Business columns: In cable battle, consumers are the big losers
As technology upends the viewing habits of consumers and the spending patterns of advertisers, media companies will scrap over a diminishing pile of revenue, said Daniel Gross in <em>Slate.com.</em>
Who needs shows like 24 when Fox, the network that broadcasts the spy drama, is staging cliffhangers of its own? asked Daniel Gross. Viewers in New York, Los Angeles, and other large U.S. markets were recently treated to a standoff between Fox and the Time Warner cable system. Unless the cable operator paid “$1 per subscriber per month for the privilege of airing Fox,” the network threatened to deny its programming to Time Warner customers. The two sides reached a last-minute settlement, which is more than Cablevision, another big cable operator, can say about a similar dispute with HGTV and the Food Network.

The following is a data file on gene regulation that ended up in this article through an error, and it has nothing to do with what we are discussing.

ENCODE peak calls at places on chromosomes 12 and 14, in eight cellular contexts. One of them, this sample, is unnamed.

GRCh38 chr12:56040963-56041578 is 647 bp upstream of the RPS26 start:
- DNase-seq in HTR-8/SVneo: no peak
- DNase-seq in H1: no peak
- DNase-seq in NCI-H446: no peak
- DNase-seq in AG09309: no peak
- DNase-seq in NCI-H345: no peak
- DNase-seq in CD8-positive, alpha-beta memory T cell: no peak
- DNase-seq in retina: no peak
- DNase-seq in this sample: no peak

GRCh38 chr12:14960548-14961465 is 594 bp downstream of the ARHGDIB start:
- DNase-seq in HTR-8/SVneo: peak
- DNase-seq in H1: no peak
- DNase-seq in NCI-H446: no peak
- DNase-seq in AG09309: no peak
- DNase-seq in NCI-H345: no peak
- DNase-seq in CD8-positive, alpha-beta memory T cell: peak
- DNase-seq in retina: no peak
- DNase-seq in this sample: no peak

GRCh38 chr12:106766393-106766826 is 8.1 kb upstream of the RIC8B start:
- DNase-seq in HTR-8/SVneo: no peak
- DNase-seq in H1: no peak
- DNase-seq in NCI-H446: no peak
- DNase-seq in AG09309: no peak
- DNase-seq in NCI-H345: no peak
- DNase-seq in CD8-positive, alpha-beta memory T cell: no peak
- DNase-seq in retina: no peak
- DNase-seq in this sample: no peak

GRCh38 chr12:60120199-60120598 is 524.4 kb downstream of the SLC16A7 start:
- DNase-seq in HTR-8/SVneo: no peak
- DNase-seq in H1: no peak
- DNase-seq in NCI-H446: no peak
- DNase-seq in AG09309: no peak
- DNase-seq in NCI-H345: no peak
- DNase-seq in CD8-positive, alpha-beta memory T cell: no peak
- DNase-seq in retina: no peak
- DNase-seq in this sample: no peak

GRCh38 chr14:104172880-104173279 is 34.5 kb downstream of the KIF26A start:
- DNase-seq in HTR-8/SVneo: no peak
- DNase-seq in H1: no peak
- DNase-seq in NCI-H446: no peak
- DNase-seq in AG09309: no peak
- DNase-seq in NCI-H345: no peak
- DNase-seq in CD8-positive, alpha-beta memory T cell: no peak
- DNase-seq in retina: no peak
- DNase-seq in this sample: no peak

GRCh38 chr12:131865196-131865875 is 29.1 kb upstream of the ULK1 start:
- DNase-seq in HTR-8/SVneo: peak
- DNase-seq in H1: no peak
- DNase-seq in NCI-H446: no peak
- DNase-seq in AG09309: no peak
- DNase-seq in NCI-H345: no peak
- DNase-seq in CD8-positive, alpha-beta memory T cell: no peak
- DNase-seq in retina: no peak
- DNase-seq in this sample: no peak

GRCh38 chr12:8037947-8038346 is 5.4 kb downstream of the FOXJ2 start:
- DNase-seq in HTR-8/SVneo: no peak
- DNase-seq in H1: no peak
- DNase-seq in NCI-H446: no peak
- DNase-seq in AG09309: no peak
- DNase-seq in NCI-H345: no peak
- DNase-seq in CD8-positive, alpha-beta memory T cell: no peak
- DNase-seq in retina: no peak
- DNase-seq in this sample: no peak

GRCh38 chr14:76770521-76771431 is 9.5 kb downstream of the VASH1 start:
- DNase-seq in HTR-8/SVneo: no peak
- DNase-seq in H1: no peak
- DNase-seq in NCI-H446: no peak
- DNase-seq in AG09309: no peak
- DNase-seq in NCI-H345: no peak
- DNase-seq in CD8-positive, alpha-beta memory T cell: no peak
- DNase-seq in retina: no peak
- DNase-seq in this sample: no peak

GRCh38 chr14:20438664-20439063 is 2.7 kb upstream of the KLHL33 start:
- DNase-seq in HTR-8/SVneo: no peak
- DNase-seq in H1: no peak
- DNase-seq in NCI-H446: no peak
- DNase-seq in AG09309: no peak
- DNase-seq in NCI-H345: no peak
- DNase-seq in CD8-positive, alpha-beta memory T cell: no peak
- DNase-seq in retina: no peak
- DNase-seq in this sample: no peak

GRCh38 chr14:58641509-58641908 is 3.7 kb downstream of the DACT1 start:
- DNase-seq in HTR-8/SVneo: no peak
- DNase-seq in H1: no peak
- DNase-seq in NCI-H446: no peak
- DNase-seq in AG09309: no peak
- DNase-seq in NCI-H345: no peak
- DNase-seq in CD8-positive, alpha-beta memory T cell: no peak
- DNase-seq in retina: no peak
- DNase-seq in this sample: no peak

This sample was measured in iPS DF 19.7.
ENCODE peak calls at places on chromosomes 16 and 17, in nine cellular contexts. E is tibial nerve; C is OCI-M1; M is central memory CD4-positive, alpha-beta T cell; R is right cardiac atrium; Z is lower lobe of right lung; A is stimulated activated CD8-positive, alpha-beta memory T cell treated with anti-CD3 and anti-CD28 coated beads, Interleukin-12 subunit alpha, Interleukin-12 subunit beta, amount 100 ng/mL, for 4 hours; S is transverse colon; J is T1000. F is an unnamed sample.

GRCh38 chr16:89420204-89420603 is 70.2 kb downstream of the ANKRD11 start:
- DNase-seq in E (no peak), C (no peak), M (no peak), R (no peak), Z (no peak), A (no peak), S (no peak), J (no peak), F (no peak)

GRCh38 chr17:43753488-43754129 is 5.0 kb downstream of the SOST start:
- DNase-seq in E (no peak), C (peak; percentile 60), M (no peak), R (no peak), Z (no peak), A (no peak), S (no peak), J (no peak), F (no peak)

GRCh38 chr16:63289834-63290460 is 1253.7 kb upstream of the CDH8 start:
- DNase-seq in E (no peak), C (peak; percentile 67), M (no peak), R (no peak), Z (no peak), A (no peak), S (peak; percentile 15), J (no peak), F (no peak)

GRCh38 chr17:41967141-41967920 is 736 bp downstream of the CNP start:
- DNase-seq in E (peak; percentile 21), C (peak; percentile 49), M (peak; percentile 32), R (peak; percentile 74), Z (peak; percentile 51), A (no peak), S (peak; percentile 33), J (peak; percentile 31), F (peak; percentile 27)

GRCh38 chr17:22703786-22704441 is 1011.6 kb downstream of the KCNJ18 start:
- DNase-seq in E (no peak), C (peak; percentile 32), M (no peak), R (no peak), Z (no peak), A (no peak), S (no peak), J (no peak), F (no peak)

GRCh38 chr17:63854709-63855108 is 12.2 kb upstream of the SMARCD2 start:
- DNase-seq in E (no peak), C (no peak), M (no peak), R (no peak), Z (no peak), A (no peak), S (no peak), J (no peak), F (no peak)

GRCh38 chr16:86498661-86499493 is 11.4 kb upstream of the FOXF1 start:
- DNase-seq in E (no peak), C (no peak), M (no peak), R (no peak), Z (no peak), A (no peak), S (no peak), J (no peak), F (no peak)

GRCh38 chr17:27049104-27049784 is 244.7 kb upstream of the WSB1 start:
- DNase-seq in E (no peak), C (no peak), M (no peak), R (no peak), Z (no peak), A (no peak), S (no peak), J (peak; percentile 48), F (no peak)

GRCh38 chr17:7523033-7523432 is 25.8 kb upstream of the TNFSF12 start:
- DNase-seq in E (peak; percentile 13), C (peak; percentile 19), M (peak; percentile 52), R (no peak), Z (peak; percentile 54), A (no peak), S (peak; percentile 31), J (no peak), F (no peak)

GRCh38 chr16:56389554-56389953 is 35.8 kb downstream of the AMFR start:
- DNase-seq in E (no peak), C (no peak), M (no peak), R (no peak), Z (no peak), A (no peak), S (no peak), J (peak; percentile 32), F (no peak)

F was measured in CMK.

“These fights are a portent of things to come.” As technology upends the viewing habits of consumers and the spending patterns of advertisers, media companies will scrap over a diminishing pile of revenue. Broadcast channels such as Fox and cable channels such as HGTV will demand an ever-larger cut of monthly subscription fees to make up for lost advertising dollars. In turn, the cable companies “will, with what they assure us is great regret, pass the costs on to us.” Everyone wins—except consumers.